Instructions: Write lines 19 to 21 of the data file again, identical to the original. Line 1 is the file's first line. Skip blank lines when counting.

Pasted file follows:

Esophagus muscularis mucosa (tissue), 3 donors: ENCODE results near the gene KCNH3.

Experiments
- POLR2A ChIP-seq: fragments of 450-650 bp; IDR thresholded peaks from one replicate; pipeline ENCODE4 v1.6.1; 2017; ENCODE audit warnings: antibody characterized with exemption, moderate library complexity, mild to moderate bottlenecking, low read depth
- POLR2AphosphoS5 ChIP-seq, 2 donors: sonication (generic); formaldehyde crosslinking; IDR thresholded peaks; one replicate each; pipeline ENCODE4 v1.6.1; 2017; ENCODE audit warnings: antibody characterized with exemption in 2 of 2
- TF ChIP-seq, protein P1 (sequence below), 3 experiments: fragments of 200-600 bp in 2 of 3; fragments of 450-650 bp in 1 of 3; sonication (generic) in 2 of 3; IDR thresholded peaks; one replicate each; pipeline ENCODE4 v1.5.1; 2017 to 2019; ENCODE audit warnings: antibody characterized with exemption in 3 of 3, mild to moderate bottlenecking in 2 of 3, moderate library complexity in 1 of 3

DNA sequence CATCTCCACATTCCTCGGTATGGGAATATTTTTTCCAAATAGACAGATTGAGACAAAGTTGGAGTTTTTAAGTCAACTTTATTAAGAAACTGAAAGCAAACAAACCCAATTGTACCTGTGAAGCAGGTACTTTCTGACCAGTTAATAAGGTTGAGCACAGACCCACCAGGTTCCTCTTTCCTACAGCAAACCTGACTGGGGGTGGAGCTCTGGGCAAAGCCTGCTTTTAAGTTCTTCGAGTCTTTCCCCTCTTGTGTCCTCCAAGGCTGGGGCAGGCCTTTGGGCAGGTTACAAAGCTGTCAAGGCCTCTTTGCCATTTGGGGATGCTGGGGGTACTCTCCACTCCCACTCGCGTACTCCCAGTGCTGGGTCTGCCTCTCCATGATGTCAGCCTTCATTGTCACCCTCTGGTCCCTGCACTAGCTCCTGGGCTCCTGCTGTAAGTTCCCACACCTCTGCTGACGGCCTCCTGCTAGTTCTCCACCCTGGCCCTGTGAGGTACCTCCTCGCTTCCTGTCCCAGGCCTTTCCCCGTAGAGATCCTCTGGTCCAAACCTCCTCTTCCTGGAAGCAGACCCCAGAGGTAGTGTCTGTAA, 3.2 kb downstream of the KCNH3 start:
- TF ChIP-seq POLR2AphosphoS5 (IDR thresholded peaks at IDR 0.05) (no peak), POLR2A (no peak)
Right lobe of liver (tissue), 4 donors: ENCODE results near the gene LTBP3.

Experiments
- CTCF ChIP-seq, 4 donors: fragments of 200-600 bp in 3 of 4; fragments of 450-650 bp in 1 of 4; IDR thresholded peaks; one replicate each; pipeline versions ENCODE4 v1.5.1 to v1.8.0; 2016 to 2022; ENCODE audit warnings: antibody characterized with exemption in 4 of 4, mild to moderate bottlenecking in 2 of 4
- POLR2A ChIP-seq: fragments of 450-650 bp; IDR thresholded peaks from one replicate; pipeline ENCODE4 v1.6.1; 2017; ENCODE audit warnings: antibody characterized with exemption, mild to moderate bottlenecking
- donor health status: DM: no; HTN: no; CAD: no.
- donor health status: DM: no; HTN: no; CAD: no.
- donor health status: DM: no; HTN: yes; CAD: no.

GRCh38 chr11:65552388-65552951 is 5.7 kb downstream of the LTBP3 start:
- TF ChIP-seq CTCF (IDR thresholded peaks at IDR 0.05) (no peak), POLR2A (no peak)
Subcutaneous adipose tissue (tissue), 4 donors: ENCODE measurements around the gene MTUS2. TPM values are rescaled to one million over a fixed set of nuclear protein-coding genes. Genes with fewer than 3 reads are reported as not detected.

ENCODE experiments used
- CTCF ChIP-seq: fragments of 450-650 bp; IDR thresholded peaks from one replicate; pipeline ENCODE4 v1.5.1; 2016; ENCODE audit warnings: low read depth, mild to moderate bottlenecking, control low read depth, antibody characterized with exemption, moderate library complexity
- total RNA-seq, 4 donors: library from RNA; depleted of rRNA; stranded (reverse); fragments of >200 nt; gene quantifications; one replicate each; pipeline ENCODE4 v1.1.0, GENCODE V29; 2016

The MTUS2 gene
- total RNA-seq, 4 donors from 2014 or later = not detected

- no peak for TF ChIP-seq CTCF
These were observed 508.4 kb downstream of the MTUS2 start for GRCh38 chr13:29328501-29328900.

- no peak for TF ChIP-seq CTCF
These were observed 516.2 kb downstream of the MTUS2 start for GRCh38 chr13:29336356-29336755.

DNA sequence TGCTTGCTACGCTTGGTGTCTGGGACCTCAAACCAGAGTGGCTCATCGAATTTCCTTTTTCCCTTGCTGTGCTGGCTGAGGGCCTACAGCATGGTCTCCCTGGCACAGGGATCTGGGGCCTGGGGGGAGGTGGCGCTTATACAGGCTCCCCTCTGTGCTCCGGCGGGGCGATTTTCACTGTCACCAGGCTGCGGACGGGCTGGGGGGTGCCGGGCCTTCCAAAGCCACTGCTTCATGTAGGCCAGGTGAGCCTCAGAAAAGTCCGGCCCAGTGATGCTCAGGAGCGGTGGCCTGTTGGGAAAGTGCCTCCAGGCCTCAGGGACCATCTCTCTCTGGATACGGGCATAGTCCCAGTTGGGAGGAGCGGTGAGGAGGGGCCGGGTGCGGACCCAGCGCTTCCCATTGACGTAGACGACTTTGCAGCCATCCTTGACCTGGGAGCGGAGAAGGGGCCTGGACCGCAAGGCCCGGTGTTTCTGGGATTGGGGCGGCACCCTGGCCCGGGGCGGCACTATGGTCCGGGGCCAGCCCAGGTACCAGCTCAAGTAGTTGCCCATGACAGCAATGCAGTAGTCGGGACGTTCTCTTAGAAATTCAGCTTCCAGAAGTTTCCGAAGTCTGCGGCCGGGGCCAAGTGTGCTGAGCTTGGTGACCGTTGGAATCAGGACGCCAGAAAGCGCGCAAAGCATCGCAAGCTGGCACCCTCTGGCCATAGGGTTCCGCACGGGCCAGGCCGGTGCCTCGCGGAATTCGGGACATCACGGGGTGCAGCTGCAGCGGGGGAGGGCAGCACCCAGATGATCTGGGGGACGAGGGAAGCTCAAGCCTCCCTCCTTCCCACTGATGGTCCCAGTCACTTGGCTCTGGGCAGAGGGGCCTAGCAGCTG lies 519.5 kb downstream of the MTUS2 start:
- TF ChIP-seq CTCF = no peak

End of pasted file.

- CTCF ChIP-seq: fragments of 450-650 bp; IDR thresholded peaks from one replicate; pipeline ENCODE4 v1.5.1; 2016; ENCODE audit warnings: low read depth, mild to moderate bottlenecking, control low read depth, antibody characterized with exemption, moderate library complexity
- total RNA-seq, 4 donors: library from RNA; depleted of rRNA; stranded (reverse); fragments of >200 nt; gene quantifications; one replicate each; pipeline ENCODE4 v1.1.0, GENCODE V29; 2016

The MTUS2 gene